Tucked into a corner of the UW Farm at the Center for Urban Horticulture, within the moist compost and woven through the tendrils of beans, a community flourishes. The wǝɫǝbʔaltxʷ Native Garden is a unique space where crops and people grow in harmony. Informed by traditional farming practices, the Native Garden serves as a space for Indigenous students to connect with their culture and share it with the broader community.

“We are trying to share Indigenous food ways, ways of farming and food sovereignty with anybody who is interested,” said Sarai Mayer, the Native Garden’s food sovereignty liaison. “We are trying to spread awareness and get people involved in the process of working the land and allowing access to food. Everyone benefits when Indigenous people are allowed access to the land.”

Perry Acworth
Corn and squash grow in the Native Garden.

Beginning in 2018, a range of foods, plants and medicines are grown at the Native Garden, including several types of corn, squash, beans, Wapato, rare potatoes, amaranth and ceremonial tobacco. Growing corn, beans and squash uses the traditional “Three Sisters” method, where the runner beans grow up the corn stalks, using them as structural support; the beans help fix nitrogen in the soil to keep it healthy; and the squash offers shade to keep the soil moist and free of weeds. The fallen squash leaves even serve as compost. Amaranth or sunflowers can be used as a fourth sister because their fibrous roots hold the mounds of soil together. Once harvested, eating corn, beans and squash is a complete diet full of essential nutrients, vitamins and minerals.

As the University of Washington is increasing conversations around diversity, equity and inclusion, the Native Garden is a place where those values are put into action. According to Perry Acworth, the UW Farm manager, there’s something to be said about “going outside, putting your hands in the dirt, and visibly making a physical change. It’s an actual space where you can make a difference in a very short period of time.”

The Native Garden exists as a partnership between UW Farm — housed in the College of the Environment — and the wǝɫǝbʔaltxʷ – (Intellectual House) on the UW Seattle campus. wǝɫǝbʔaltxʷ (a Lushootseed word, phonetically pronounced “wah-sheb-altuh”) – Intellectual House is a longhouse-style building meant to serve as a community and cultural gathering space for Indigenous students, staff and faculty.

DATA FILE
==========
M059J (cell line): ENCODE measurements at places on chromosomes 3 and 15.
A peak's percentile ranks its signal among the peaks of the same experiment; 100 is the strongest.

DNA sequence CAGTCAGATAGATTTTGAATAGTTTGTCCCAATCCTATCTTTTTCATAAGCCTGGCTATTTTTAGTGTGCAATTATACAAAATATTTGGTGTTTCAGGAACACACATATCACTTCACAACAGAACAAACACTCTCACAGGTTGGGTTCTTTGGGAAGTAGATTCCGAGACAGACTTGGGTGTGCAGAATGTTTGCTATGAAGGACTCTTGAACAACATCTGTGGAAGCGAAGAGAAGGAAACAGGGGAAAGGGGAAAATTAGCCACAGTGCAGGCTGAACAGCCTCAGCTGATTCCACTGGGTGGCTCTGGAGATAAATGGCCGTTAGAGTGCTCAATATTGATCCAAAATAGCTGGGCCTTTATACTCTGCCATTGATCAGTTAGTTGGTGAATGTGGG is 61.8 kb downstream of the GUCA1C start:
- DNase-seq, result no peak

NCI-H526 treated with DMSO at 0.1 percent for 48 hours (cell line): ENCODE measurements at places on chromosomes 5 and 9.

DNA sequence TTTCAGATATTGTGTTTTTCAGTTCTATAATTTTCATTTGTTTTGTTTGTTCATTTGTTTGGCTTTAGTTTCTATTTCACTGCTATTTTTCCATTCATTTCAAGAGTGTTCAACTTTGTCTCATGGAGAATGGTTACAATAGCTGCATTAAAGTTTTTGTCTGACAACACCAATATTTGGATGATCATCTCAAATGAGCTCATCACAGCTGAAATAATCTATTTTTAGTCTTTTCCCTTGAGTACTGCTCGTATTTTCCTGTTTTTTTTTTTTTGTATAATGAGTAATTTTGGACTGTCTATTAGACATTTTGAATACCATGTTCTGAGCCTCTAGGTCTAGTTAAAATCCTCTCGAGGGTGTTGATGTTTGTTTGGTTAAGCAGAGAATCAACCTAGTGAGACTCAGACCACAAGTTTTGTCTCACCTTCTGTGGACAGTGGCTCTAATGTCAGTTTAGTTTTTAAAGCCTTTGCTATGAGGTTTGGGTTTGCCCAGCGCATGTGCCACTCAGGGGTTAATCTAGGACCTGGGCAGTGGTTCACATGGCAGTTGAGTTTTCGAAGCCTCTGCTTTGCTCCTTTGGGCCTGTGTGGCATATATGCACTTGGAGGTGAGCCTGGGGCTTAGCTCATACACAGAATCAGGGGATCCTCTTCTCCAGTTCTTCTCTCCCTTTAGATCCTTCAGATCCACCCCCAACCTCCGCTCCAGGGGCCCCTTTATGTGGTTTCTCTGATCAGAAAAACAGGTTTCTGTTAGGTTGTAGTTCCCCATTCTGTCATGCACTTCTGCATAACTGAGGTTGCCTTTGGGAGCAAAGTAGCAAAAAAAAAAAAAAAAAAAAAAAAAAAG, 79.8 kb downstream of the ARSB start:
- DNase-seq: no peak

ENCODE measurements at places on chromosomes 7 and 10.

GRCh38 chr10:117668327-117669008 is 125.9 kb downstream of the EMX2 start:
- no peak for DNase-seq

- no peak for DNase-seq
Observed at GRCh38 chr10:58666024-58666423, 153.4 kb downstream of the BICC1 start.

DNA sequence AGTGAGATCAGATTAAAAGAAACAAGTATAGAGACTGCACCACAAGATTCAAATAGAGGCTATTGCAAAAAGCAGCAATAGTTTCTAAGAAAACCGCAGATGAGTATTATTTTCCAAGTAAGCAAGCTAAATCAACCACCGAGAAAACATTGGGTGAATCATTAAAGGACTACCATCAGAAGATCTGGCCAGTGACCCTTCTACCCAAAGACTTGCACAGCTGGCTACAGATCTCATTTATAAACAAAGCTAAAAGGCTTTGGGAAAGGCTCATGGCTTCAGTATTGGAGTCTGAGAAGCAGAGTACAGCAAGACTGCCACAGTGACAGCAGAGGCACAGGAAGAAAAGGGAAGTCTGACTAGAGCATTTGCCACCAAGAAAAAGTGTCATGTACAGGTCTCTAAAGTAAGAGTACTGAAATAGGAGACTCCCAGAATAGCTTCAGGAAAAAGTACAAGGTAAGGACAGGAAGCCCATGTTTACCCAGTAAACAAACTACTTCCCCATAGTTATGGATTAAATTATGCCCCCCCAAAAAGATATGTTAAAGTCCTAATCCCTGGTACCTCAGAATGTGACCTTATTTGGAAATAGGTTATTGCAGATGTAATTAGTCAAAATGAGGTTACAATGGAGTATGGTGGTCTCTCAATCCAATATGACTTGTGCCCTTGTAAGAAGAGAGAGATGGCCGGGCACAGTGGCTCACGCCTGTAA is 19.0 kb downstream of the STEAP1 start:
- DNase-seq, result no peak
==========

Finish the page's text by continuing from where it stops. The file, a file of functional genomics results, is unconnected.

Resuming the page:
hands planting seeds
Perry Acworth
Students get their hands in the dirt at the Native Garden.

The Garden serves a similar purpose, and is also a place where students organize and connect with their culture and food systems. Mayer is the first food sovereignty liaison employed through wǝɫǝbʔaltxʷ – Intellectual House, where she spends a lot of time finding out what people want from the garden. “It’s not my garden, it’s our garden,” she said, “and I’m trying to facilitate what people want and need from that.” The garden provides an opportunity to reconnect with the land and food system, allowing Indigenous students to get involved in a holistic system of planting, harvesting and processing food. “I think there’s a lot to learn from being part of the entire process of planting them, nourishing them and caring for them as they care for us,” Mayer explained.

According to Mayer, it’s not just the Native American community that benefits from having this space on campus; everyone has something to learn from seeing and experiencing it: “we can build this connection not only with the earth, land and plants, but with other people. These connections cross cultures and allow us to be part of a shared humanity.”

Acworth agrees that the garden opens doors for learning opportunities beyond the classroom. “Topics are brought up by class, but they get into really deep discussions while harvesting carrots, while picking kale, because it’s a very organic space. It’s a living laboratory and it’s a classroom with no walls.”